World Po­lio Day Oct. 24

Events tak­ing place in Oril­lia and Washago to aid erad­i­ca­tion ef­forts

Packet & Times (Orillia) - - LIFE - SUB­MIT­TED

World Po­lio Day is be­ing rec­og­nized around the world Oct. 24.

World Po­lio Day will raise funds and aware­ness for the fight to against this dis­ease, which at one time threat­ened chil­dren around the world. To­day, it is close to be­ing erad­i­cated. Ro­tary has been a part of this progress and will re­main in­volved un­til no one is at risk from this crip­pling dis­ease. Lo­cal Ro­tary clubs in­vite res­i­dents to join them and show sup­port.

On Oct. 24, there will be walks in com­mu­ni­ties around the world to pro­mote World Po­lio Day, in­clud­ing events hosted by the the Ro­tary Club of Oril­lia (walk­ing from the Best Western Mari­posa Inn, leav­ing at 5 p.m.) and the Ro­tary Club of Washago (walk­ing from the Washago Com­mu­nity Cen­tre, leav­ing at 5 p.m.).

Both walks are a part of Ro­tary’s 27-year mis­sion to erad­i­cate po­lio. Pre-regis­tra­tion is not re­quired.

In hon­our of this day, the Ro­tary Club of Oril­lia will also do­nate $5,000 to Ro­tary’s Po­lio pro­gram. Th­ese funds will be matched twoto-one by the Bill and Melinda Gates Foun­da­tion, re­sult­ing in a $15,000 con­tri­bu­tion to Po­lio Plus.

“Our club has al­ways sup­ported this ini­tia­tive, and this year we are glad to do more. We have come a very long way and we know that we are ‘this close’ to erad­i­cat­ing po­lio. But to be suc­cess­ful, we can­not let down our guard. Un­til we reach zero cases, all chil­dren re­main at risk,” said Anne Zei­gler, pres­i­dent of the Ro­tary Club of Oril­lia.

When Ro­tary started this ini­tia­tive in 1985, there were 350,000 cases of po­lio per year. In 2016, there were 36 cases — a 99.9% de­crease. Since 1985, Ro­tary has con­trib­uted nearly $1.2 bil­lion and count­less vol­un­teer hours to the pro­tec­tion of more than two bil­lion chil­dren in 122 coun­tries. The dis­ease re­mains en­demic in three coun­tries — Afghanistan, Nige­ria and Pak­istan. How­ever, un­til the goal of zero cases is reached, all chil­dren re­main at risk.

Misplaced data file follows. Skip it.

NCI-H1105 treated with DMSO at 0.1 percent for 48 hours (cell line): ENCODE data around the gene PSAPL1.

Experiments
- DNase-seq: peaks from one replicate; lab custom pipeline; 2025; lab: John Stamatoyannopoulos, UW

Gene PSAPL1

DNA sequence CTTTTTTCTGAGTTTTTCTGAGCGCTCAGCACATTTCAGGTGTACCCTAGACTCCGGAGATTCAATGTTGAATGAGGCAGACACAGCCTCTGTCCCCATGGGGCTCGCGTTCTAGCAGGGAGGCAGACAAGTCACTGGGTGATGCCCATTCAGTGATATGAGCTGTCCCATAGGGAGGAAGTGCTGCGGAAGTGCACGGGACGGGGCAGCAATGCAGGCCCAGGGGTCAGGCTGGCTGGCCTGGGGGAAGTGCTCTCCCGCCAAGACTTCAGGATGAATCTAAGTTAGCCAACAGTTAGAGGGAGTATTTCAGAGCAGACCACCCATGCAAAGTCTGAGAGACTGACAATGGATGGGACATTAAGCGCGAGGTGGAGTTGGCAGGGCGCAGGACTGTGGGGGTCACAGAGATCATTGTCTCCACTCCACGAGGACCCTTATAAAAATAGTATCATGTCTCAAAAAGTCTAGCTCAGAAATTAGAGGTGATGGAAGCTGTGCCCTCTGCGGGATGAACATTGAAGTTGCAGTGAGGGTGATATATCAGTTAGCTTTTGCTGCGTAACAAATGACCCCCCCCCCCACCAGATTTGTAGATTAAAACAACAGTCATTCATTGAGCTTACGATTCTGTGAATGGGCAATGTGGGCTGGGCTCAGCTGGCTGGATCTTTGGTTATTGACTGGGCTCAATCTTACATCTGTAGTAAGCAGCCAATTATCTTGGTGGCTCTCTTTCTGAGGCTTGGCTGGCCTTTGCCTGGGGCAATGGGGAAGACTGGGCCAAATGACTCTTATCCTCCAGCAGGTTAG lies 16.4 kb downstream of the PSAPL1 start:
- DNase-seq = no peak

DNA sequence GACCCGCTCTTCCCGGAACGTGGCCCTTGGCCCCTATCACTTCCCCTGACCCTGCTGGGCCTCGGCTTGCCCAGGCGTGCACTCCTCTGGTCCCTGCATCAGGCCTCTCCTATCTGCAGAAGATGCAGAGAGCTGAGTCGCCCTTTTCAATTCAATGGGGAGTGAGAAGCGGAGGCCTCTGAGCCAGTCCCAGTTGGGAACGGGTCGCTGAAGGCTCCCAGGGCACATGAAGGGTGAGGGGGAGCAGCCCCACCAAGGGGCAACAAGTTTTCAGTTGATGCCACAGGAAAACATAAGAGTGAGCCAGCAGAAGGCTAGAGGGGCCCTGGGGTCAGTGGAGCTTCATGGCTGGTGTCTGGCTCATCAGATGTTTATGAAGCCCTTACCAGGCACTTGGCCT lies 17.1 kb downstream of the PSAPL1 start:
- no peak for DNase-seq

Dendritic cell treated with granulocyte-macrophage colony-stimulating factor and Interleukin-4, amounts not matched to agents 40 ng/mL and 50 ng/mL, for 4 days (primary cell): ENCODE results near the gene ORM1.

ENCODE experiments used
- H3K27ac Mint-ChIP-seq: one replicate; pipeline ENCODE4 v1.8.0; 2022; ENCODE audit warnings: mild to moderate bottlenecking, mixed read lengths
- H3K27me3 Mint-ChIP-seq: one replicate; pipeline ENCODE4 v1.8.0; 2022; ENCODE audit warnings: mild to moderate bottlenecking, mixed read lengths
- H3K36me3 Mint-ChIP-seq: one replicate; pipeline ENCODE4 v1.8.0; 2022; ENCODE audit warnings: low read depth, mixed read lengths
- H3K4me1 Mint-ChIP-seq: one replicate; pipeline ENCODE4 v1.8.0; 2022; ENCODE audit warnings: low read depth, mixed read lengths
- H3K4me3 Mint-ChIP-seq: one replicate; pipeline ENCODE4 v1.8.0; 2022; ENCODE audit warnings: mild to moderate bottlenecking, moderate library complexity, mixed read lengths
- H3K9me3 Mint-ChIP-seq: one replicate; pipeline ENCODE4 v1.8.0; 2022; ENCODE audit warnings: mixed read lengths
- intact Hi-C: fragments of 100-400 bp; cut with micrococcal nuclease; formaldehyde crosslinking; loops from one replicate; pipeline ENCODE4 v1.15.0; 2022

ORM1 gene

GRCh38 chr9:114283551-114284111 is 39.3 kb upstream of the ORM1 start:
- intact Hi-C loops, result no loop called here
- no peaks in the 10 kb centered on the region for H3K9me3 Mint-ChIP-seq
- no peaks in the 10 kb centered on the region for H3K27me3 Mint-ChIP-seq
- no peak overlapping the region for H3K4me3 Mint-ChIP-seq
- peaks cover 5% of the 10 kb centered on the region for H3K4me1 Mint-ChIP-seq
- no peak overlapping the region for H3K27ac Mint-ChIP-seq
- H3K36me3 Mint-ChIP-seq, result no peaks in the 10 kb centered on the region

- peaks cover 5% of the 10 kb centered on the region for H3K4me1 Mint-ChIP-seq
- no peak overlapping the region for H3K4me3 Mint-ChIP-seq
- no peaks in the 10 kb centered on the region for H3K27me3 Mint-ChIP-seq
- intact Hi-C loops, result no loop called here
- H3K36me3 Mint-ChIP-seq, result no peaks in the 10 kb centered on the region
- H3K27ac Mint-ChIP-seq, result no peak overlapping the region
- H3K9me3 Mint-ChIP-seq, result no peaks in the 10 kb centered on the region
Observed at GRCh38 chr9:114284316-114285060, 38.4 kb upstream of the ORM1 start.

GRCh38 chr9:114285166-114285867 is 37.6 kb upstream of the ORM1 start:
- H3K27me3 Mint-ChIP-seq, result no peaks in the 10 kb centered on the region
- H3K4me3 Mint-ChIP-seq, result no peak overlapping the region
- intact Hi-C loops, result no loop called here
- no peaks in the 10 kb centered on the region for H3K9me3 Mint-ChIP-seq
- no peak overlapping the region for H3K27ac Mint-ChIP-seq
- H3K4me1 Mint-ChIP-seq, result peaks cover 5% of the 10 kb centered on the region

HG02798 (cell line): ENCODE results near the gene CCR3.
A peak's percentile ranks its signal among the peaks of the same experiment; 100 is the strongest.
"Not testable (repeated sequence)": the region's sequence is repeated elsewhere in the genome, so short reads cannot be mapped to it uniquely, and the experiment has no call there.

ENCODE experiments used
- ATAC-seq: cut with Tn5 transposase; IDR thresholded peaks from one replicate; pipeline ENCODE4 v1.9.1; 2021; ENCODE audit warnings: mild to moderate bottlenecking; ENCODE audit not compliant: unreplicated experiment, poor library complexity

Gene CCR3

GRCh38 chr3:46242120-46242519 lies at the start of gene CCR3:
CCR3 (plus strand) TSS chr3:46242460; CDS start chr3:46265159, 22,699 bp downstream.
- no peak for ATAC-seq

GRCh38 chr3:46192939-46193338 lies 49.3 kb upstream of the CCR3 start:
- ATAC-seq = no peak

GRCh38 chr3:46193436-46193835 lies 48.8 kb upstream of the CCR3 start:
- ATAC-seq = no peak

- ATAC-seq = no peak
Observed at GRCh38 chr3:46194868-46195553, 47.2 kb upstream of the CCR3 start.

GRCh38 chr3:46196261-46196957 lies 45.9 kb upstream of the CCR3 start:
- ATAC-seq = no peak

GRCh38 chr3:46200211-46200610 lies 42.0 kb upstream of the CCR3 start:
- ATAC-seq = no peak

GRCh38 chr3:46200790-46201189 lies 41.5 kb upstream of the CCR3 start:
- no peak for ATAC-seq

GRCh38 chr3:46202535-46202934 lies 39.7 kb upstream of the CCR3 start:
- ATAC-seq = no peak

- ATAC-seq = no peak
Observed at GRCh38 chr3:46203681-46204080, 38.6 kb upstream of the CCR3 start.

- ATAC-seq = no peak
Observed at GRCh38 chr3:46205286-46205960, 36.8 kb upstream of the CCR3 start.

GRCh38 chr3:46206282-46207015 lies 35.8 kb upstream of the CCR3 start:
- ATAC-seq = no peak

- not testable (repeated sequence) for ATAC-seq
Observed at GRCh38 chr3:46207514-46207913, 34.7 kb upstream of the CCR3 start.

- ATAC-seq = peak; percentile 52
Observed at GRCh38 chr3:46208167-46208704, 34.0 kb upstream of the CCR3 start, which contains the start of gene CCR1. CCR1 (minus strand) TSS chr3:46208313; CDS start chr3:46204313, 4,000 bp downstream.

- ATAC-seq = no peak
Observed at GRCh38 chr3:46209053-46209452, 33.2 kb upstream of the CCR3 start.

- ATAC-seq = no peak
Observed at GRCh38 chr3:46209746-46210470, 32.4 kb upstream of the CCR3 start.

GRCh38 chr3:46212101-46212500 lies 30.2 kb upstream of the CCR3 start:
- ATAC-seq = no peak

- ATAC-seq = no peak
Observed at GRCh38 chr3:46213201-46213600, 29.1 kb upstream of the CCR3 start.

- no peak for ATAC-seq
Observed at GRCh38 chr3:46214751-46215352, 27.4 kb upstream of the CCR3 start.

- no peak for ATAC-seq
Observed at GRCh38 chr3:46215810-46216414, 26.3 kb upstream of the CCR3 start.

The mes­sage to world lead­ers is clear: Sup­port the fi­nal push to achieve erad­i­ca­tion now while the goal has never been closer, or face the po­ten­tial con­se­quences of a new po­lio pan­demic that could dis­able mil­lions of chil­dren within a decade.

Candy Pot­ter, pres­i­dent of the Ro­tary Club of Washago, hopes ev­ery­one in Washago will join in this walk.

“This is a cause that mat­ters to ev­ery­one,” she said. “By join­ing us on Oct. 24, you show your sup­port for the con­tin­ued fight to en­sure that no child is ever af­fected by this dis­ease again.”

Po­lio is a highly in­fec­tious dis­ease that causes paral­y­sis and can be fa­tal. As there is no cure, the best pro­tec­tion is preven­tion. For as lit­tle as US60 cents’ worth of vac­cine, a child can be pro­tected against the dis­ease for life. Af­ter an in­ter­na­tional in­vest­ment of more than US$9 bil­lion, and the suc­cess­ful en­gage­ment of more than 200 coun­tries and 20 mil­lion vol­un­teers, po­lio could be the first hu­man dis­ease of the 21st cen­tury to be erad­i­cated.

Po­lio erad­i­ca­tion is spear­headed by the World Health Or­ga­ni­za­tion, Ro­tary In­ter­na­tional, the U.S. Cen­ters for Dis­ease Con­trol and Preven­tion, and the United Na­tions Chil­dren’s Fund. It in­cludes the sup­port of gov­ern­ments and other pri­vate-sec­tor donors.


Lo­cal artist Brian Tosh com­pleted a paint­ing of the Snow­birds fly­ing over the Oril­lia Opera House. He had it signed by the pi­lots and he do­nated half of the sale of the paint­ing ($700) to the Oril­lia branch of the On­tario So­ci­ety for the Preven­tion of Cru­elty to An­i­mals (OSPCA). It was an idea Tosh had about five years ago, when he painted the Snow­birds fly­ing over the Is­land Princess and, at that time, do­nated half of the pro­ceeds to the OSPCA.

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